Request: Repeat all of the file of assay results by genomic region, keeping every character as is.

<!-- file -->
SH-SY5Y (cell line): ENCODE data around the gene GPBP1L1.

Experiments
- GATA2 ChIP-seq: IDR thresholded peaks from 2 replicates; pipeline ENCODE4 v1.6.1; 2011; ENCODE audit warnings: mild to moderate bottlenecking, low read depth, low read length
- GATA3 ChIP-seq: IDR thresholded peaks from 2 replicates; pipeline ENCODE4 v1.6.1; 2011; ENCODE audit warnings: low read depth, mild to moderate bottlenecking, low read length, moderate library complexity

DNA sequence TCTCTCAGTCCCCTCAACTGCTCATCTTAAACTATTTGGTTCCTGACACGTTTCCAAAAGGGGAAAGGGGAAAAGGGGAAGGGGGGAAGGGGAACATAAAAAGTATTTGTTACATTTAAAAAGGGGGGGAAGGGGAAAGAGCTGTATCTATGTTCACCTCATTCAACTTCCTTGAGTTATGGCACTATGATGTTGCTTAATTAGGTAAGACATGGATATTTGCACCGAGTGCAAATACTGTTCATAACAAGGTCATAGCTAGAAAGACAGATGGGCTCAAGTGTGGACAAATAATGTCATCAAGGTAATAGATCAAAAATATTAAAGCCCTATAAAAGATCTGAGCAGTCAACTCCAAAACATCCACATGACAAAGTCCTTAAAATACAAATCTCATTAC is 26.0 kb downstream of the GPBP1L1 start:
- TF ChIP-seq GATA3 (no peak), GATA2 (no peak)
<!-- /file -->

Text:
SH-SY5Y (cell line): ENCODE data around the gene GPBP1L1.

Experiments
- GATA2 ChIP-seq: IDR thresholded peaks from 2 replicates; pipeline ENCODE4 v1.6.1; 2011; ENCODE audit warnings: mild to moderate bottlenecking, low read depth, low read length
- GATA3 ChIP-seq: IDR thresholded peaks from 2 replicates; pipeline ENCODE4 v1.6.1; 2011; ENCODE audit warnings: low read depth, mild to moderate bottlenecking, low read length, moderate library complexity

DNA sequence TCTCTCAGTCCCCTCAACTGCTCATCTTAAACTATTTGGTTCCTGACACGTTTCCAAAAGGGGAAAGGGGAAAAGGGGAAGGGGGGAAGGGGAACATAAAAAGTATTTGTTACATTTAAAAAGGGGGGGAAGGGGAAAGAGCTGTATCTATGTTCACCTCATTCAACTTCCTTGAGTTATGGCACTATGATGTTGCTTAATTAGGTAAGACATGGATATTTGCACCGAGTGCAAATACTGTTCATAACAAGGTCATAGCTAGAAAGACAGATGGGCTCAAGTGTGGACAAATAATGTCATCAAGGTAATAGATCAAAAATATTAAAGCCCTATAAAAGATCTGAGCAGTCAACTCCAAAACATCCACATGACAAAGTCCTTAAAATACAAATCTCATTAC is 26.0 kb downstream of the GPBP1L1 start:
- TF ChIP-seq GATA3 (no peak), GATA2 (no peak)